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Business

Silicon Valley High School Makes $24 Million from Snap IPO

The board of the high school in Mountain View agreed to invest $15,000 in seed money in Snap in 2012 based on a recommendation of Barry Eggers, a venture capitalist

A banner for Snap Inc. hangs from the front of the New York Stock Exchange, Thursday, March 2, 2017, in New York, photo: AP/Mark Lennihan
9 months ago

SAN FRANCISCO – A private Catholic high school in California’s Silicon Valley that made $24 million from an initial public offering of shares in Snap Inc. will use the windfall for financial aid, professional development, teacher training and funding of school programs, the school’s president said Friday.

The board of the high school in Mountain View agreed to invest $15,000 in seed money in Snap in 2012 based on a recommendation of Barry Eggers, a venture capitalist who was also a parent of a student at the school at the time.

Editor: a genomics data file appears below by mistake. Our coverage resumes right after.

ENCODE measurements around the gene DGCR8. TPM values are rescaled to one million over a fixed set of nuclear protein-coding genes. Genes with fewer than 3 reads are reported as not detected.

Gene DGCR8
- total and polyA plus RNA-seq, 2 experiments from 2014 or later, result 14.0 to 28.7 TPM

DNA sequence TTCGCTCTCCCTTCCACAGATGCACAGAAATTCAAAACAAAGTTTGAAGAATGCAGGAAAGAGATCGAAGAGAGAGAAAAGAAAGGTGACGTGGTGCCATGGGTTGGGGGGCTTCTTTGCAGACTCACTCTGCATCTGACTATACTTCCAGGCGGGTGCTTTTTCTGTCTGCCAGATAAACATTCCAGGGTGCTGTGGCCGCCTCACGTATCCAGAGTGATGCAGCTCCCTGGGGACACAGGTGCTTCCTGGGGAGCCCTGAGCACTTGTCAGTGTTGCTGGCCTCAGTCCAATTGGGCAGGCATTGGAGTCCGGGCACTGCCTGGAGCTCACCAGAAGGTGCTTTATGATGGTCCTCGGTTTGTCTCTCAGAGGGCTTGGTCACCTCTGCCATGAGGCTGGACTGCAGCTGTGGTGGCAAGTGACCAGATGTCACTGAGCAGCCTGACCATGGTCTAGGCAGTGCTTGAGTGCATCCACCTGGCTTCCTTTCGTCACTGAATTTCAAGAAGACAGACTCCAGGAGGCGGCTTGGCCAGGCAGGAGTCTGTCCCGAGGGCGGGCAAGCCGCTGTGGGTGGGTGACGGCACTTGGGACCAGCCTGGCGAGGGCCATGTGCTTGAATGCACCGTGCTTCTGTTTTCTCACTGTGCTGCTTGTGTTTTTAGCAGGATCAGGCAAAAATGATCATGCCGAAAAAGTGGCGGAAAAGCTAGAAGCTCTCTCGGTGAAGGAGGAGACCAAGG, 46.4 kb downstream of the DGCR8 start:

That’s when the company was just getting started. Snap is the company behind the Snapchat photo and video messaging application.

Eggers, of the capital venture firm Lightspeed Venture Partners, is also the head of the school’s investment fund and had learned about the popular app from his Snapchat-using teen daughter.

The school held onto the investment until this week, when Snap shares sold for $17 each in an IPO. St. Francis sold 1.4 million shares at that price generating a gain of about $24 million.

The stock has since soared to about $29 as of Friday morning, making the remaining 600,000 shares that the school owns worth roughly $17 million.

“I think everyone understands it’s a pretty transformational event for our school,” school president Simon Chiu said in an interview Friday.

Eggers’ connection was the only reason the school reaped the windfall, and it’s very unlikely such a feat could be repeated outside Silicon Valley, said Stephen Andriole, a professor of business, accountancy and information systems at the Villanova School of Business in Pennsylvania

“The only way to do this is through a personal relationship,” he said. “The probability of success is quite low.”

None of the school’s nearly 1,800 students were involved in the investment venture, he said.

KRISTIN J. BENDER

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